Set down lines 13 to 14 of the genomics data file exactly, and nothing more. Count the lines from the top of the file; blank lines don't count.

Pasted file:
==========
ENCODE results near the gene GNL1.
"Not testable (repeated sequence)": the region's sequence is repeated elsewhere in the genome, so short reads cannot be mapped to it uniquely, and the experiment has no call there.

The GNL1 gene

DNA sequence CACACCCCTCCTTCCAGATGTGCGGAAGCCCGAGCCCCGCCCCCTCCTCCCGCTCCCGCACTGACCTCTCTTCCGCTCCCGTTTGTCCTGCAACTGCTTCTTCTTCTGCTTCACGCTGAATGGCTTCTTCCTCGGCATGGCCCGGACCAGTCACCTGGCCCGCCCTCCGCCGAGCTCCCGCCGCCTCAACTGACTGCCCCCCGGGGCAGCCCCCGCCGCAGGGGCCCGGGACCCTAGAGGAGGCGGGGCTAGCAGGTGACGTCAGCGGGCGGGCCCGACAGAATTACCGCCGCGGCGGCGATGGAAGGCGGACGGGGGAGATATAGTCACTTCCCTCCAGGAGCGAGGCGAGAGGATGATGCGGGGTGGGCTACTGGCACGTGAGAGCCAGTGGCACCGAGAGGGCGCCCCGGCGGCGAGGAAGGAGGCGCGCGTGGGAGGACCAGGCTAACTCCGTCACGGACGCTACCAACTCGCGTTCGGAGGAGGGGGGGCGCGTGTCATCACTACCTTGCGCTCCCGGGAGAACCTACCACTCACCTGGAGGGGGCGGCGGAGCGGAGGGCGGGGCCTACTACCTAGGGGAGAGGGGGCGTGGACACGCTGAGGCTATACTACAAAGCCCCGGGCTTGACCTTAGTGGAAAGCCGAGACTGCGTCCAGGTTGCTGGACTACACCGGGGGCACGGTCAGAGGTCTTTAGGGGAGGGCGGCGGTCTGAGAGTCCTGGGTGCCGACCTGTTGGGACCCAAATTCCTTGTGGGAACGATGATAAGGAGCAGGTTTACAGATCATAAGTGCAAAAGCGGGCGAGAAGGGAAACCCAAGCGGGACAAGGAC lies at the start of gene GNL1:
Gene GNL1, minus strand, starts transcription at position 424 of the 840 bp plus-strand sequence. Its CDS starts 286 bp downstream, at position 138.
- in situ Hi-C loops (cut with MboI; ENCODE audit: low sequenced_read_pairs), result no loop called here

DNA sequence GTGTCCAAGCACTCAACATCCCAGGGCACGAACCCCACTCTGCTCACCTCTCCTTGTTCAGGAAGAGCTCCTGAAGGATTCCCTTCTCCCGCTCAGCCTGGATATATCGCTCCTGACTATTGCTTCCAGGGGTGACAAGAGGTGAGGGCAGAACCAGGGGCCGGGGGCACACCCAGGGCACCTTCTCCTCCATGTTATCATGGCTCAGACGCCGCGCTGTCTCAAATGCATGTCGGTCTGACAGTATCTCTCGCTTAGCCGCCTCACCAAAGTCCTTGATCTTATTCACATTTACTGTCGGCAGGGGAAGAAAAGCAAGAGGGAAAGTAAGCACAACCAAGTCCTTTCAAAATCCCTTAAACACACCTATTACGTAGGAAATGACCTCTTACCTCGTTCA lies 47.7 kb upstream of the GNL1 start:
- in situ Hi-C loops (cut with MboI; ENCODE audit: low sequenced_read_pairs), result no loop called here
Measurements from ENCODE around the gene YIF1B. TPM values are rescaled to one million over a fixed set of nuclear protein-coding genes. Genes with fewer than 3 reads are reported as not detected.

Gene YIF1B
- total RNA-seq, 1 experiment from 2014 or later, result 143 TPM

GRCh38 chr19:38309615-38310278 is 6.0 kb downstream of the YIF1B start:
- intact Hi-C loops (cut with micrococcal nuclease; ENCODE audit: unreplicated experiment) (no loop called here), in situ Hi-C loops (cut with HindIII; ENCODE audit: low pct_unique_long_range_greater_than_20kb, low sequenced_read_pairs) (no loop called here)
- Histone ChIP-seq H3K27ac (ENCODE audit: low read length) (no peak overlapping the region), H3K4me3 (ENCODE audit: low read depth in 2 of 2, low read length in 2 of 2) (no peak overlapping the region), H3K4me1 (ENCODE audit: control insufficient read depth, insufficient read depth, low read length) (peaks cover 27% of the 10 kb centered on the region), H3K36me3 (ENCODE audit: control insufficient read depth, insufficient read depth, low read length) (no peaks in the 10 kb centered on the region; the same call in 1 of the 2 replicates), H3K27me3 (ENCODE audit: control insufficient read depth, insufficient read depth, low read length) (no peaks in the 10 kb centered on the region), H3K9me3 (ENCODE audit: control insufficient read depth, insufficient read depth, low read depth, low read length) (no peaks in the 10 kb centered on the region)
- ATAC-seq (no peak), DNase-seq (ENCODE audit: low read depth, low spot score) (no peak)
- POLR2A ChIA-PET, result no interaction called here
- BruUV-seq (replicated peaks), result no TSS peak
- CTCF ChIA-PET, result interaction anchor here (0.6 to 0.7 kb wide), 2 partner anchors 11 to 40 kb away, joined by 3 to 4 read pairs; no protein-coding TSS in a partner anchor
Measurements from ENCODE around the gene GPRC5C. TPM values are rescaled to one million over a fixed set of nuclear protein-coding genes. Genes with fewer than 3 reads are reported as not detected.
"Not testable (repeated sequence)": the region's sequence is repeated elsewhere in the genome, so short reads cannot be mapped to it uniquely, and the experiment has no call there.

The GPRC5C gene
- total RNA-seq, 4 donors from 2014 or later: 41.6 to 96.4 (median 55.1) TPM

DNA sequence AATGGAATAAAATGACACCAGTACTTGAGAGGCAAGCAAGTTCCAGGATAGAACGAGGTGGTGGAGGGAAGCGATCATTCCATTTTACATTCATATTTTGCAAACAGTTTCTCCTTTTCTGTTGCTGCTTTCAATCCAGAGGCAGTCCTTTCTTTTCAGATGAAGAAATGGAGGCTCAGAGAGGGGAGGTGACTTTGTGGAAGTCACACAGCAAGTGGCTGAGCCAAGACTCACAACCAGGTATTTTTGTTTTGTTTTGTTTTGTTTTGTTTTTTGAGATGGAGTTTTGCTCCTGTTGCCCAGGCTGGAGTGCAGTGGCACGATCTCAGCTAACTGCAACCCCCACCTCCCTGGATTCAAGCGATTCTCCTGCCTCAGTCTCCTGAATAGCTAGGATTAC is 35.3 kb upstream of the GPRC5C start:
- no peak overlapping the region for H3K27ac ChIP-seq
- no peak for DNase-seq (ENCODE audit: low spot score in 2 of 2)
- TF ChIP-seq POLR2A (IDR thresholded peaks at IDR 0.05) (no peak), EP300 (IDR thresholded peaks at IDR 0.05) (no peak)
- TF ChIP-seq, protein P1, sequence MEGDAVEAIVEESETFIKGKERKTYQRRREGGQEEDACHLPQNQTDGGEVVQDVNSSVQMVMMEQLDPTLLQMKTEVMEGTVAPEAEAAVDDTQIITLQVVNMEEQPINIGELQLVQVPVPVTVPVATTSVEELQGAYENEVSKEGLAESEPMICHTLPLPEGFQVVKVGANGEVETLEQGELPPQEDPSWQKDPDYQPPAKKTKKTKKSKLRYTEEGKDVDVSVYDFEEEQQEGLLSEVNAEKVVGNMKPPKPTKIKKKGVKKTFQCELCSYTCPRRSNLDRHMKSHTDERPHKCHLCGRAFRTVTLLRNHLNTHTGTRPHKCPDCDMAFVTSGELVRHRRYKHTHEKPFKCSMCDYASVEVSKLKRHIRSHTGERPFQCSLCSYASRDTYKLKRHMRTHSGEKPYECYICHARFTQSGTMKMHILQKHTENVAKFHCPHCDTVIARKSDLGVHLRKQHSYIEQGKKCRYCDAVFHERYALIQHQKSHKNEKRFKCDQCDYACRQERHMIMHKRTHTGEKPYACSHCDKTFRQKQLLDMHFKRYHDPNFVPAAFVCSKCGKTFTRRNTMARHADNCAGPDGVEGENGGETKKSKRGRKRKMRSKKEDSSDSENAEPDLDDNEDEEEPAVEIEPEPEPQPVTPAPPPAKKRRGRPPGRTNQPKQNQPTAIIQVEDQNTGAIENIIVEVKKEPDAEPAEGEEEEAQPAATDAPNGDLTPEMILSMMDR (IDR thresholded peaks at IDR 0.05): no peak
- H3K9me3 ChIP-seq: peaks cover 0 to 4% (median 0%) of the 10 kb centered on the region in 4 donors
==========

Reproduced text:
- intact Hi-C loops (cut with micrococcal nuclease; ENCODE audit: unreplicated experiment) (no loop called here), in situ Hi-C loops (cut with HindIII; ENCODE audit: low pct_unique_long_range_greater_than_20kb, low sequenced_read_pairs) (no loop called here)
- Histone ChIP-seq H3K27ac (ENCODE audit: low read length) (no peak overlapping the region), H3K4me3 (ENCODE audit: low read depth in 2 of 2, low read length in 2 of 2) (no peak overlapping the region), H3K4me1 (ENCODE audit: control insufficient read depth, insufficient read depth, low read length) (peaks cover 27% of the 10 kb centered on the region), H3K36me3 (ENCODE audit: control insufficient read depth, insufficient read depth, low read length) (no peaks in the 10 kb centered on the region; the same call in 1 of the 2 replicates), H3K27me3 (ENCODE audit: control insufficient read depth, insufficient read depth, low read length) (no peaks in the 10 kb centered on the region), H3K9me3 (ENCODE audit: control insufficient read depth, insufficient read depth, low read depth, low read length) (no peaks in the 10 kb centered on the region)